how long does it take to charge a car battery 15

how long does it take to charge a car battery 15
image how long does it take to charge a car battery 15
image how long does it take to charge a car battery 15

There are several reasons your car battery could die; including going for long periods of time without starting your car, storing it in freezing outdoor temperatures, leaving headlights or interior lights on while the car is turned off, and more. In order to charge a dead car battery, a set of jumper cables and a functional car with a charged battery is required. You will then have the ability to connect the batteries to one another using the jumper cables, and recharge the dead battery by transferring energy from the functional battery. Continue reading this article to learn more about the steps you can take to safely and effectively charge a dead car battery using jumper cables.


How long does it take to charge a car battery? That depends on the size of the battery and the output of your charger. We'll explain some basic math in this video, that will help you better understand how long it might take for you to fully-recharge your car's battery. By the way, be sure to use a battery charger to charge your discharged car battery and not the car's alternator. Most alternators are designed to maintain batteries near a full state of charge, not recover deeply-discharged batteries.


Search Add New Question What if I connect it to the wrong terminals? wikiHow Contributor You could destroy the diodes in the alternator or blow the main fuse for the car. Depending on the model, the computers could be fried by a momentary reverse polarity jump. Thanks! Yes No Not Helpful 5 Helpful 7 Which car do I put the cables on first, dead battery or live battery? wikiHow Contributor Always place the cable on the charged battery first, then the dead battery. Refer to the article above to get the correct order of the cable connections. Thanks! Yes No Not Helpful 45 Helpful 12 Can I connect the negative end to the negative terminal of the dead battery instead of grounding it at the car's frame? Logic Johnson Lafontaine Only as a last resort. It will work, but if your battery isn`t in great shape, you could damage it. Always try for the frame. Thanks! Yes No Not Helpful 0 Helpful 0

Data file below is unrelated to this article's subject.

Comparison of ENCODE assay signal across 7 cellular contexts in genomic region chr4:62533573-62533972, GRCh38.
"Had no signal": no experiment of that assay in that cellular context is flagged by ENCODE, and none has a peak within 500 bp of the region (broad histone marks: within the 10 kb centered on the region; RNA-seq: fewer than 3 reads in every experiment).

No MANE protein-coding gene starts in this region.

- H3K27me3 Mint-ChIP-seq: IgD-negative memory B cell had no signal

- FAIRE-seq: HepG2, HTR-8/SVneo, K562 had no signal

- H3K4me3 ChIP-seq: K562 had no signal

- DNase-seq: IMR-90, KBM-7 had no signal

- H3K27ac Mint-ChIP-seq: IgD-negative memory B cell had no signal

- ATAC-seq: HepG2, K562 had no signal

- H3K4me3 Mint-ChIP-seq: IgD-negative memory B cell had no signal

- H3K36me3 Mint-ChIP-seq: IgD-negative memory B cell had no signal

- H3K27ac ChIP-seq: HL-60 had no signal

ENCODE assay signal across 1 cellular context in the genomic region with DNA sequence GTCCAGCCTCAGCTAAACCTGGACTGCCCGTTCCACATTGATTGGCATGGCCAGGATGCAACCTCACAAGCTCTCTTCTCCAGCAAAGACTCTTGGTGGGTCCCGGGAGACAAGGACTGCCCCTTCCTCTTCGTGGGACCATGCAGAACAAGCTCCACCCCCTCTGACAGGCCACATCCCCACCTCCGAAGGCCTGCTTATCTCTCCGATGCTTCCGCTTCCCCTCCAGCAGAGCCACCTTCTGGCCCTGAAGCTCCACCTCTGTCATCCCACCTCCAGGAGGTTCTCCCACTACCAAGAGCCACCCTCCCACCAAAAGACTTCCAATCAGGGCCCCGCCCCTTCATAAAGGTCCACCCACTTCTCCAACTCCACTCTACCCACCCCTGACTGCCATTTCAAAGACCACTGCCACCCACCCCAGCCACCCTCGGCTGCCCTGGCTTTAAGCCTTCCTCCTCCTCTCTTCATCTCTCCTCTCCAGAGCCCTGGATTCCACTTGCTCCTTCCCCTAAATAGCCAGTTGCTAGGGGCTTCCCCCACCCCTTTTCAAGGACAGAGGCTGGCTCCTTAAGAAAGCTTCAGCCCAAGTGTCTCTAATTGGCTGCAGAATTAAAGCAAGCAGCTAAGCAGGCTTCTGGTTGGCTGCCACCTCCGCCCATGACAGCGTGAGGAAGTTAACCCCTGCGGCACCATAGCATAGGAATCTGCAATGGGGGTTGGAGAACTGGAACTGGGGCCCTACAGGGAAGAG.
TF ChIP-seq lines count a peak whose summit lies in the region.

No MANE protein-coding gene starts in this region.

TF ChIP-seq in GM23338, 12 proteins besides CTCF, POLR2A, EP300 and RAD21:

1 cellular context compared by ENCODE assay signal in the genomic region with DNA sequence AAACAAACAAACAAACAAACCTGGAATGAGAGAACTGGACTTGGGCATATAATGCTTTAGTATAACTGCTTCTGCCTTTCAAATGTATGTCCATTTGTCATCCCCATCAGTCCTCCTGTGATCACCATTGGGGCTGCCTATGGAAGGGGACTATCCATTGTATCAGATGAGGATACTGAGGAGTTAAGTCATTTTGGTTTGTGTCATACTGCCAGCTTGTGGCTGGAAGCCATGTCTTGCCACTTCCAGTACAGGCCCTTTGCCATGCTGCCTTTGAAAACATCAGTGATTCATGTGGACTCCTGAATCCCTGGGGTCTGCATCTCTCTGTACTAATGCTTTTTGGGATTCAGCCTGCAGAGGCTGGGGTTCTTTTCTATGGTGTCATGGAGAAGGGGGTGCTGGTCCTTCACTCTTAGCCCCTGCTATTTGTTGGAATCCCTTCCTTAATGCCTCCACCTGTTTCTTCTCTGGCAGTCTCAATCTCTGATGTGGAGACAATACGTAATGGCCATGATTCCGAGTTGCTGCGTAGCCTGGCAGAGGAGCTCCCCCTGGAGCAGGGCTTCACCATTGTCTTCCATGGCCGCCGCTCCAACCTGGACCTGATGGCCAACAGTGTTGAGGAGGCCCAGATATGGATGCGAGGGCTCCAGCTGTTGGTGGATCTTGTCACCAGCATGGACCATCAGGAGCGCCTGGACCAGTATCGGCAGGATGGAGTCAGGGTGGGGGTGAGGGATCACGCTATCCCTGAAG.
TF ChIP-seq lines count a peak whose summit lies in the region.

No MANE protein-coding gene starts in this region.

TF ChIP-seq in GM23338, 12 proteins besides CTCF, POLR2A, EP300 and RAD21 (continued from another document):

Try to start the engine of the car that contains the dead battery. If the jumper cables and the battery you are charging have enough power, the car engine should turn over easily and start. If the engine in the car with the dead battery fails to start, allow five more minutes to pass for the dead battery to charge.


The battery on my truck is almost dead. I want to give it a full charge. I have the charger set to 12 volts, 10 amps. It's been there for 3 hours and the "charge complete" light has not turned on. I have been reading and I keep seeing articles that say 30 minutes to 2 hours for a full charge. FWIW: 2003 Chevy 1500. battery is about 2 years old. #1 IHateMyJob2004, Dec 5, 2010


Which car do I put the cables on first, dead battery or live battery? wikiHow Contributor Always place the cable on the charged battery first, then the dead battery. Refer to the article above to get the correct order of the cable connections. Thanks! Yes No Not Helpful 45 Helpful 12


Divide the battery's capacity in amp-hours by the charging rate. A typical automotive battery will likely have between 45 and 80 amp-hours of total capacity. If it's completely discharged, that would mean between 4.5 and 8 hours for a 10 amp charger to bring it back. In reality if the battery is still starting the car or truck then you probably have at least 50% charge and likely more. Basically the answer is, unfortunately, "it depends". ZV #5 Zenmervolt, Dec 6, 2010


Divide the battery's capacity in amp-hours by the charging rate. A typical automotive battery will likely have between 45 and 80 amp-hours of total capacity. If it's completely discharged, that would mean between 4.5 and 8 hours for a 10 amp charger to bring it back. In reality if the battery is still starting the car or truck then you probably have at least 50% charge and likely more. Basically the answer is, unfortunately, "it depends". ZV


Divide the battery's capacity in amp-hours by the charging rate. A typical automotive battery will likely have between 45 and 80 amp-hours of total capacity. If it's completely discharged, that would mean between 4.5 and 8 hours for a 10 amp charger to bring it back. In reality if the battery is still starting the car or truck then you probably have at least 50% charge and likely more. Basically the answer is, unfortunately, "it depends". ZV